Look familiar? The same Dehydrated Buttermilk Puff with Herbed Aioli and Trout Roe. Just as unassuming as last time.

The nice thing about the puff this time was that the aioli and roe was neatly tucked away in the buttermilk puff. The sweet puff was light and clung to my teeth. The roe burst with briny flavor and the aioli was creamy, light, and flavorful. Just like last time. Still so great.

Next up on the pre-meal snack list, a Sesame Cookie with a Black Sesame Coating and Rose Hip Jam. When the crackers arrived, they looked like an intensely sweet and cool dark chocolate with a fruit jam. I was immediately surprised when I picked up the cracker. Gooey, slick, and almost as crude as oil. I would be lying if I said I wasn't a little worried.

When I put the cookie in my mouth, I was quickly reminded of why I had such a great time at Castagna last time. The cookie was salty and rich. The rose hip jam was aromatic and subtle. The black tar found its way to the corners of my mouth to create a welcome, lasting flavor profile. Initially, the cracker tasted like a traditional, Korean, black sesame cracker. There I was, munching away thinking I knew all about black sesame crackers. As the rose hip jam coated my tongue, a pleasant tartness found its way into the dense, black sesame flavor. As the collective flavor reached the end of its lifespan, I tasted a unique, staccato note of black sesame that I had never tasted before. The quick, surprising burst of unfamiliar flavor left me confused, awake, and craving more. This was exactly the same feeling I got when I had the purple carrot leather last time. What a trip.

Snack number three was a Rye Cracker with Chicken Liver Mousse and Poppy Seeds. The star of this bite was the mousse. Smooth, creamy, dense, slightly cool, and flavorful. The mousse was only accented by its seedy neighbors. The cracker cracked, the poppy popped, and the mousse...moussey? Anyways, it was delicious.

The Bread Plate rang with familiarity from my first visit. Even so, things were slightly altered this time around. The bread was a housemade rye roll this time. But just like the last set of buns, these had a great crispy and cheesy character to them. They weren't quite as oily this time, but still good.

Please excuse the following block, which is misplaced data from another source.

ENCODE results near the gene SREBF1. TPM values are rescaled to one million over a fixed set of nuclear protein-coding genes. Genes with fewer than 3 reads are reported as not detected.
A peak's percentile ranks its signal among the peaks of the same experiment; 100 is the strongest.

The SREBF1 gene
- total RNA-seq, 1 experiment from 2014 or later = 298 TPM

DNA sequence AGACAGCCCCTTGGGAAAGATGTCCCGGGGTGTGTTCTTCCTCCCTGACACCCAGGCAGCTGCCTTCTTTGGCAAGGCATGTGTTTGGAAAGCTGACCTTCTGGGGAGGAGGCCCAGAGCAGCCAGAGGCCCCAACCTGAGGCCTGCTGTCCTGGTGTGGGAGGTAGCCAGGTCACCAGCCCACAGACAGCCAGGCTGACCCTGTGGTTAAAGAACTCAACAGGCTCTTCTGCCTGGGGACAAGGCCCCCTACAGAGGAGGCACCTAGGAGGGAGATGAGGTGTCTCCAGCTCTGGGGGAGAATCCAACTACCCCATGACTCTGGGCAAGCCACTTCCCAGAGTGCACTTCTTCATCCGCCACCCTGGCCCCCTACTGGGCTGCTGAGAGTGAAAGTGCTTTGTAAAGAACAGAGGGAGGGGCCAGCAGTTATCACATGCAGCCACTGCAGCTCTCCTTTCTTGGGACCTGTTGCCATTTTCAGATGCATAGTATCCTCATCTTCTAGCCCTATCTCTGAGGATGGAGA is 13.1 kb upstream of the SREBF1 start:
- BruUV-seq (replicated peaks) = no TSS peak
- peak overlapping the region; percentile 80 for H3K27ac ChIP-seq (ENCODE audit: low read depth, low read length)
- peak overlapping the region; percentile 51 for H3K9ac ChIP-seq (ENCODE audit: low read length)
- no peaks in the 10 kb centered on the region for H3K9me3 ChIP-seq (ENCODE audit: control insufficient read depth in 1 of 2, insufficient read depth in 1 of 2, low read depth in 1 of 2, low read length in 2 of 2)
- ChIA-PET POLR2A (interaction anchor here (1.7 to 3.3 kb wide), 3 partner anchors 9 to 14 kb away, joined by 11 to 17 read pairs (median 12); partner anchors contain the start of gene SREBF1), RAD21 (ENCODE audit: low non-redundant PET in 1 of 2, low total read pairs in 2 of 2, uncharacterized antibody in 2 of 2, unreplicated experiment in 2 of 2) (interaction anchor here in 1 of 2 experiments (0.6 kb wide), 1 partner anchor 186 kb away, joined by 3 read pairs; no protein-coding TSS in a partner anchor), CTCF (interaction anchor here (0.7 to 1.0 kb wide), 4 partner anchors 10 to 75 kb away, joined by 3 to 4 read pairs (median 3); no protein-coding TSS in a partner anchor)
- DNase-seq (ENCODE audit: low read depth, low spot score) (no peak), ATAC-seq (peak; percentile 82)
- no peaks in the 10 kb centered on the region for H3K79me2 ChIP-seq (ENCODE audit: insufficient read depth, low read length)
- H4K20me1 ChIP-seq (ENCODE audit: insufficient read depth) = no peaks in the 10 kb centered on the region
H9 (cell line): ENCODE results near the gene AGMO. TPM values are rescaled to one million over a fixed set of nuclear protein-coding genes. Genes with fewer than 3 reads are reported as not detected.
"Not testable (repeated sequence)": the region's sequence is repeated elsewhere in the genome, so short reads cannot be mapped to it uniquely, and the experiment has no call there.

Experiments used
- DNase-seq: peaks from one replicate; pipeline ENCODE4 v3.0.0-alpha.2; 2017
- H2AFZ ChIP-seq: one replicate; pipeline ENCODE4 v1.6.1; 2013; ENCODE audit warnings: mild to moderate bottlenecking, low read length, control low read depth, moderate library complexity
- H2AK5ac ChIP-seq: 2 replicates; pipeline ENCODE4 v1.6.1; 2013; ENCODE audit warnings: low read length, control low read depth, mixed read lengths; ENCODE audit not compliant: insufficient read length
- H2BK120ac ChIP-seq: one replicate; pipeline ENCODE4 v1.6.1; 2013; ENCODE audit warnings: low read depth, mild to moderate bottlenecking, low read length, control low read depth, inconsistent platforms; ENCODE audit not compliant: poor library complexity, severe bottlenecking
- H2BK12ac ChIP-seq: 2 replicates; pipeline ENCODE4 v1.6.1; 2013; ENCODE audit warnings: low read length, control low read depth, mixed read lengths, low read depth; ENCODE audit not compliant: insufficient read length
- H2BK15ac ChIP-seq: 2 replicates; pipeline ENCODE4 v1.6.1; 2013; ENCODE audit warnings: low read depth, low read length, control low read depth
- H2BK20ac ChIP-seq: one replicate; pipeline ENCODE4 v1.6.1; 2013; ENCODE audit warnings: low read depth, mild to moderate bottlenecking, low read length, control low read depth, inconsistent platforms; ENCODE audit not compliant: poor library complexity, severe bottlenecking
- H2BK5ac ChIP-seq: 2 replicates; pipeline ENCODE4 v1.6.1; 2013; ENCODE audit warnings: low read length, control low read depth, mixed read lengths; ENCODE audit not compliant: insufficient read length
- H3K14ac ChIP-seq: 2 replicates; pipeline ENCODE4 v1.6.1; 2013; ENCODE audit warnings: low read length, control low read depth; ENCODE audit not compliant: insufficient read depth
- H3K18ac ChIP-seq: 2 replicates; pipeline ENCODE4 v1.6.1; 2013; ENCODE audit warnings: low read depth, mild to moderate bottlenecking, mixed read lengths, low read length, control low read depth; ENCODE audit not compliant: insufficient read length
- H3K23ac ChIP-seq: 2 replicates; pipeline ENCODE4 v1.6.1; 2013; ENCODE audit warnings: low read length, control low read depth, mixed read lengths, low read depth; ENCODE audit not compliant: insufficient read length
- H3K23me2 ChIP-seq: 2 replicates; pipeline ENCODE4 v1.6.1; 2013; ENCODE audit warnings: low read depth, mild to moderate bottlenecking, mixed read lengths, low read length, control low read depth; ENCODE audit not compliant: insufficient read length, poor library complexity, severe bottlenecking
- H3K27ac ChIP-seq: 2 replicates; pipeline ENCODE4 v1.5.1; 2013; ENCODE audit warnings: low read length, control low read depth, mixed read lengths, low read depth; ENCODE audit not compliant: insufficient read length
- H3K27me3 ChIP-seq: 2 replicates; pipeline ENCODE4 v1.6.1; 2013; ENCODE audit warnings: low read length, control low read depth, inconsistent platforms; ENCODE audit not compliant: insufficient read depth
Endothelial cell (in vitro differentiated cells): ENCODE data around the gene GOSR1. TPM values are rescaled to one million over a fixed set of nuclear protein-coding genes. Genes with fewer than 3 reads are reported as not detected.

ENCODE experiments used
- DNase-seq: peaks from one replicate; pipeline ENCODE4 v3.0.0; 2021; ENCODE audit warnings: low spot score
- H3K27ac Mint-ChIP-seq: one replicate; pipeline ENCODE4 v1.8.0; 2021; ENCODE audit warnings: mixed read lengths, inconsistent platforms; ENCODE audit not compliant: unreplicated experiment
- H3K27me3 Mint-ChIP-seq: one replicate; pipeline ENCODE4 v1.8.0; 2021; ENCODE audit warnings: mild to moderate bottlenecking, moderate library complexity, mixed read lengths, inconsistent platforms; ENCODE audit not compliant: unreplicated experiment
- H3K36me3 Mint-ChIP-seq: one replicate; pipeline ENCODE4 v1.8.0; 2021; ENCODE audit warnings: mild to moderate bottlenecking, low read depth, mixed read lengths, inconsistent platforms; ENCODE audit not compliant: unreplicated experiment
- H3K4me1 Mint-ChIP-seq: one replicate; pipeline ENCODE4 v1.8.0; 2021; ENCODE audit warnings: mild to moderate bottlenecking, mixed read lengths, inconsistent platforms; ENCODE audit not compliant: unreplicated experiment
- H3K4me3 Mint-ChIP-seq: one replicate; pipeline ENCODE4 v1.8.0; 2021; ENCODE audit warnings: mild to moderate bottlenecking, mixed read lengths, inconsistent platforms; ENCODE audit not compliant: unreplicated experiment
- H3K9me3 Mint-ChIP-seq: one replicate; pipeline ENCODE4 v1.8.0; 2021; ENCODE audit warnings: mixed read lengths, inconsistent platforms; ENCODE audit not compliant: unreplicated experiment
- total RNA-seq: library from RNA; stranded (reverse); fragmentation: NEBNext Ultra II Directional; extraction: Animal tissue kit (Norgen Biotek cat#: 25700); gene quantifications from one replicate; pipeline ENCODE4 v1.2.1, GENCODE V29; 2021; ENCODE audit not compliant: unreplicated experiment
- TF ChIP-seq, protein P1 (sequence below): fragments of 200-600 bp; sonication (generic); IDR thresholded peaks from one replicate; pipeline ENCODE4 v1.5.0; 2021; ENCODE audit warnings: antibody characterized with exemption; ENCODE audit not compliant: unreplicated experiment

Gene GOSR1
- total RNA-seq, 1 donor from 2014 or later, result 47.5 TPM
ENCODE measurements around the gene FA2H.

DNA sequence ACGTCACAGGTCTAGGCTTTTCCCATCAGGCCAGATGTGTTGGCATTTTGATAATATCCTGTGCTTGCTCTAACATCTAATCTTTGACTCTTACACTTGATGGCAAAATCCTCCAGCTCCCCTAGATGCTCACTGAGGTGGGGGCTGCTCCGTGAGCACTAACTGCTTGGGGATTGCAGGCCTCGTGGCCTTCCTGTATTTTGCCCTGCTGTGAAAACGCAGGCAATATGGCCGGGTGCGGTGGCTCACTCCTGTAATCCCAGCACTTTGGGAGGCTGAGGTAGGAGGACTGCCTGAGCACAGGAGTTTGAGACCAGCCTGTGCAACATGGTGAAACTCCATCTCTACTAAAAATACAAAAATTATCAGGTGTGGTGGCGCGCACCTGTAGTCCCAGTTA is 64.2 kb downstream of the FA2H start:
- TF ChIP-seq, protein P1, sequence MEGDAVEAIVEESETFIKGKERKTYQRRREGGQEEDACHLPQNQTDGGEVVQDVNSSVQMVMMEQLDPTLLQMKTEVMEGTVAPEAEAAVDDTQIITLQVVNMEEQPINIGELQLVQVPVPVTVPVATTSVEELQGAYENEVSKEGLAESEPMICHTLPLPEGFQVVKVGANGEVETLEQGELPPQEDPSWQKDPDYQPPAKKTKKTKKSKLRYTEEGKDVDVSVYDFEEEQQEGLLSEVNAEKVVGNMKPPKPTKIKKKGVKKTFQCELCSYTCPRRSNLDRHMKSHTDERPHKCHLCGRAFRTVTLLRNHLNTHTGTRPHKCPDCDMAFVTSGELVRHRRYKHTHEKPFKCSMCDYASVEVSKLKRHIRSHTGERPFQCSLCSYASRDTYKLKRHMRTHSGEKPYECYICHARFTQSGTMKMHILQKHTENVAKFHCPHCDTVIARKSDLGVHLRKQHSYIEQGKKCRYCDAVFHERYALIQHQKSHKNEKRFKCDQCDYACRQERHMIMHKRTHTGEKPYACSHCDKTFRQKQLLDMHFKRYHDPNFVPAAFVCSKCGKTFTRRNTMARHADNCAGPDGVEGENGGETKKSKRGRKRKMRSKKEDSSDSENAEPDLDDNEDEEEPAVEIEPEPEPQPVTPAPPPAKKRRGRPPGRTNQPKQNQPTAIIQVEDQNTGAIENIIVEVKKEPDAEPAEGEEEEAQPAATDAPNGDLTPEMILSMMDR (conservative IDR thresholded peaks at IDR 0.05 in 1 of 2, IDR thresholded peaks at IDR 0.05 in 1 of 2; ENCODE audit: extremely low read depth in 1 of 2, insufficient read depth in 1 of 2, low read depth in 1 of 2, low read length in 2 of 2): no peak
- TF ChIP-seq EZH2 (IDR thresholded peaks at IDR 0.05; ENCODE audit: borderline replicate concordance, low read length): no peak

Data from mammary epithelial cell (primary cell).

Next to it was a familiar side of Smoked Pork Fat with Sunflower Seeds and Herbs. I liked the fat better this time. It was smokier and there was a very present taste of fennel. The texture of the fat was a lot smoother and creamier this time, which was a great way to balance out the less oily bread. The fat also really helped the rye flavors come out from the bread.

Next to the bread plate sat a familiar stone with butter on top. The butter this time was a House-Churned Butter with a Brown Butter Solid, instead of brown sugar. Though I loved the simple combination of brown sugar and butter from last time, the brown butter solid wins, hands down. The overall effect was a creamy, sweet butter with strong hints of what tasted like salted caramel. I loved the way this butter really showcased the range and depth of such a simple and familiar ingredient.

Things were looking good, and once snack time was over, things only got better.

The first dish of the first course was Favas (with spot prawns, flowers, and geranium). When the plate came out, I could immediately smell the deep, aromatic, toasted shrimp broth. The fava beans were perfectly toothsome and the fresh, spot prawns were cool and refreshing. The flowers added a beautiful color to the plate and added a light, floral flavor that went surprisingly well with the broth.

Our other first was a Crab (with mascarpone, seeds, juice of celery, and lemon balm). In stark contrast with the previous shrimp broth, the dill and celery broth was light and herbal, but just as aromatic. The lemon balm and mascarpone circlets were absolutely addictive.

The crab, as expected, was insanely fresh and sat on a base of that same brown butter solid from before. The effect was intoxicating. The rich combination of the brown butter and crab struck a perfect balance with the cool broth and acidic lemon balm medallions.

Our first second course was a Ground Anemone (with pine nut gravy, morels, rabbit sausage, and spinach). The pine nut gravy was rich and surprisingly umami, the rabbit sausage was just the right amount of gamey, the morels (Lord knows how much I love morels) added a great earthiness, the anemone added a barely noticeable lightness, and the spinach grounded the whole dish in something more familiar.

Despite all the technique-driven components, this dish was extremely comforting and heartwarming.

The second second was easily the best of the night: Summer Squash (with beef marrow, tongue, and onion blossom). The summer squash came out like a creamy risotto, the bone marrow was rich and plump, the crispy and stringy beef tongue was outrageously delicious and added some great texture, and the light, squash jus tied everything together with a perfect knot. One, huge bucket of that crispy beef tongue to go, please. The right bite with every single component was heaven and each bite hugged me with depth and warmth. Just thinking about this dish is making my stomach grumble and my mouth salivate. So, so good.